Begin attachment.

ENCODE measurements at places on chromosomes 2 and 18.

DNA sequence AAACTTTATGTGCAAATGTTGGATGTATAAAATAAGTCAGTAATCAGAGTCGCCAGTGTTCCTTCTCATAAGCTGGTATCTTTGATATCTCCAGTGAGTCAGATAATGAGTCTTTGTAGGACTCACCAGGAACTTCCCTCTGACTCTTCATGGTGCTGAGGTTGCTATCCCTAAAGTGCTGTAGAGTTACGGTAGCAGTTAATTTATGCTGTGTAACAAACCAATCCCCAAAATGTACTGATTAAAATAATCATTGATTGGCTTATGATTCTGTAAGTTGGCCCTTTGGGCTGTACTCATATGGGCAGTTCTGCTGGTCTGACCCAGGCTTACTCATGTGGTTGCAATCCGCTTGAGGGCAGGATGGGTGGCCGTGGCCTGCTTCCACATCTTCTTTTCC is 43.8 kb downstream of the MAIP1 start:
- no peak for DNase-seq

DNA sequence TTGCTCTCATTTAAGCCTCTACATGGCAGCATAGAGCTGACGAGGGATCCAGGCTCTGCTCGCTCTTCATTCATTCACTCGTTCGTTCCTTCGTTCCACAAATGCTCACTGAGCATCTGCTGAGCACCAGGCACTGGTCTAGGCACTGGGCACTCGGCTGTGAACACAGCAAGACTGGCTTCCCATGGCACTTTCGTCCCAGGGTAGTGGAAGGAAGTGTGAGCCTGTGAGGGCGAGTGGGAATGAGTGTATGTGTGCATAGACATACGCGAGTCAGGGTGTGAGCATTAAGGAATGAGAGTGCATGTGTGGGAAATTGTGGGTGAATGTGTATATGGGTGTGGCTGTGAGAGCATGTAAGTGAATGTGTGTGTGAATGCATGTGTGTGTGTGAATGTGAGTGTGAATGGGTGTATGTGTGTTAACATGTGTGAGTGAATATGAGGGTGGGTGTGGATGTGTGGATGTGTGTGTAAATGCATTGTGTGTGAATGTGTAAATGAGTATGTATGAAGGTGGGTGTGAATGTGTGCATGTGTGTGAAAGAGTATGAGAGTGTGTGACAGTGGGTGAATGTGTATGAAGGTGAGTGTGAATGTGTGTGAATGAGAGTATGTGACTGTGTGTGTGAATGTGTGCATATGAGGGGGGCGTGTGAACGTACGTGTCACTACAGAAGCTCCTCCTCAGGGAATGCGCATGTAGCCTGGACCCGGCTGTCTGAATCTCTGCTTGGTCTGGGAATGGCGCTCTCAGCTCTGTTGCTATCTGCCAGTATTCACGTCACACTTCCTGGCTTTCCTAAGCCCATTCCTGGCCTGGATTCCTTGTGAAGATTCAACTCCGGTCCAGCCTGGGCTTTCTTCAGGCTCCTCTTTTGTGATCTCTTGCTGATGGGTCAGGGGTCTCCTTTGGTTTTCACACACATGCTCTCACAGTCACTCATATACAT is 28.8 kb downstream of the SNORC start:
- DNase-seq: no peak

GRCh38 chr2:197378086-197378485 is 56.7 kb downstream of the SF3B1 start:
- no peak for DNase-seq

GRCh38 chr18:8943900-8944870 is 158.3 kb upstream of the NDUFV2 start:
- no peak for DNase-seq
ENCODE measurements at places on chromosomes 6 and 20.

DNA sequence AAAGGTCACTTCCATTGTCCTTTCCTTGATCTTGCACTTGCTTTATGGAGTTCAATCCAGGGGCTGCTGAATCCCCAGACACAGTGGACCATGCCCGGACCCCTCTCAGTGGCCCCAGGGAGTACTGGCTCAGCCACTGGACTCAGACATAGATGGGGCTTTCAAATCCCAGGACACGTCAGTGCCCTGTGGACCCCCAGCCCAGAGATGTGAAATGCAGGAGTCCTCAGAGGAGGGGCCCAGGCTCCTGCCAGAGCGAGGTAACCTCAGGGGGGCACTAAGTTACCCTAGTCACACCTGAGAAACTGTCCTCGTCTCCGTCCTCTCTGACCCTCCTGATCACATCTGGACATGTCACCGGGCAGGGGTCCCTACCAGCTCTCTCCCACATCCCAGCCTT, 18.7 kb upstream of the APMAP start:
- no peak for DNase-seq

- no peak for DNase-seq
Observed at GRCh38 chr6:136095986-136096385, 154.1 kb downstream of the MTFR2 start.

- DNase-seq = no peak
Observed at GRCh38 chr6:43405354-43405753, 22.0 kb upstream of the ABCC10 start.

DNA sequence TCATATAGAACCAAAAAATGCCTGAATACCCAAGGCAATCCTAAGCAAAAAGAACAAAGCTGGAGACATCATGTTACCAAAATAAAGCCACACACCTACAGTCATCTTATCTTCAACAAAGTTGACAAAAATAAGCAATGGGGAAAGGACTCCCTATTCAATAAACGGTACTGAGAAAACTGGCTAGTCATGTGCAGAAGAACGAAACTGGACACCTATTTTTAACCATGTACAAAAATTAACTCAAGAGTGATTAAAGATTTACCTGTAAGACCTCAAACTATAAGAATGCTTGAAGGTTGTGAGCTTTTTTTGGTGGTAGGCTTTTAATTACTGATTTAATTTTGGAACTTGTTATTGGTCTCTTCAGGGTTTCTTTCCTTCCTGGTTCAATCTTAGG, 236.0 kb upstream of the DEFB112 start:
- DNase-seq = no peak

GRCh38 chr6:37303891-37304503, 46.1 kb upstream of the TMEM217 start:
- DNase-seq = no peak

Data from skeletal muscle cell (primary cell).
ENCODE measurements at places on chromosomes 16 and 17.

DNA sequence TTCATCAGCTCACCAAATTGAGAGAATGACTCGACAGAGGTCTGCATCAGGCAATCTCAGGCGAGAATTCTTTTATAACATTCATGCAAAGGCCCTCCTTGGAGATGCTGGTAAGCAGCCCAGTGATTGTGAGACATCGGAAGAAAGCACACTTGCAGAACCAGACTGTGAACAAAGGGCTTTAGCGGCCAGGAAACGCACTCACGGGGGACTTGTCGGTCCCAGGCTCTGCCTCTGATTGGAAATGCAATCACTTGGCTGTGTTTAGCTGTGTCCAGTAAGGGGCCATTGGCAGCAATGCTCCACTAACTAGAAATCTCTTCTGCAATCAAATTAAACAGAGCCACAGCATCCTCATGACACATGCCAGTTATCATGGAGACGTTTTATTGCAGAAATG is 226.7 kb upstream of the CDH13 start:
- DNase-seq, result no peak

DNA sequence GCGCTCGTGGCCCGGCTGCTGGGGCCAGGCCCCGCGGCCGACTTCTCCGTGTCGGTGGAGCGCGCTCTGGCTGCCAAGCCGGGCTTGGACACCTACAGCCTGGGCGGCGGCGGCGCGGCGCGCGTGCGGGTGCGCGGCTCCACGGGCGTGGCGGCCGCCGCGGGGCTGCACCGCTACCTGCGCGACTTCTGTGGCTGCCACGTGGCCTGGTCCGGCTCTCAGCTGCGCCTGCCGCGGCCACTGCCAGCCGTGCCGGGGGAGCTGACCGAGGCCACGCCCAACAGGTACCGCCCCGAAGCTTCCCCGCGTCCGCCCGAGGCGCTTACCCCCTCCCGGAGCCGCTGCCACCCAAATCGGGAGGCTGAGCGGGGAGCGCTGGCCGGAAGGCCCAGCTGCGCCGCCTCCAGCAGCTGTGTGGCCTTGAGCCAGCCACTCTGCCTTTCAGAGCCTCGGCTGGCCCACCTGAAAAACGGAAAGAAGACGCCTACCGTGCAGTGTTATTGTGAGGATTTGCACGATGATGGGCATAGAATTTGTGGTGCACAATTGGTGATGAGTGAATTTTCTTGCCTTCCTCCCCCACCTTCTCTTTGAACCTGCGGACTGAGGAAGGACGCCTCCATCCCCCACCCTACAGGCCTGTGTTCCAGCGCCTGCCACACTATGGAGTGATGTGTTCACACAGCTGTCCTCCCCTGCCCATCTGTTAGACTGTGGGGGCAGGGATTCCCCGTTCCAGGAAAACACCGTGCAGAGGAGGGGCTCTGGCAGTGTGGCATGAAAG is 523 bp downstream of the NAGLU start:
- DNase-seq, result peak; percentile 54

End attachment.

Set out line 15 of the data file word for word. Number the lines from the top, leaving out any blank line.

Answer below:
- DNase-seq = no peak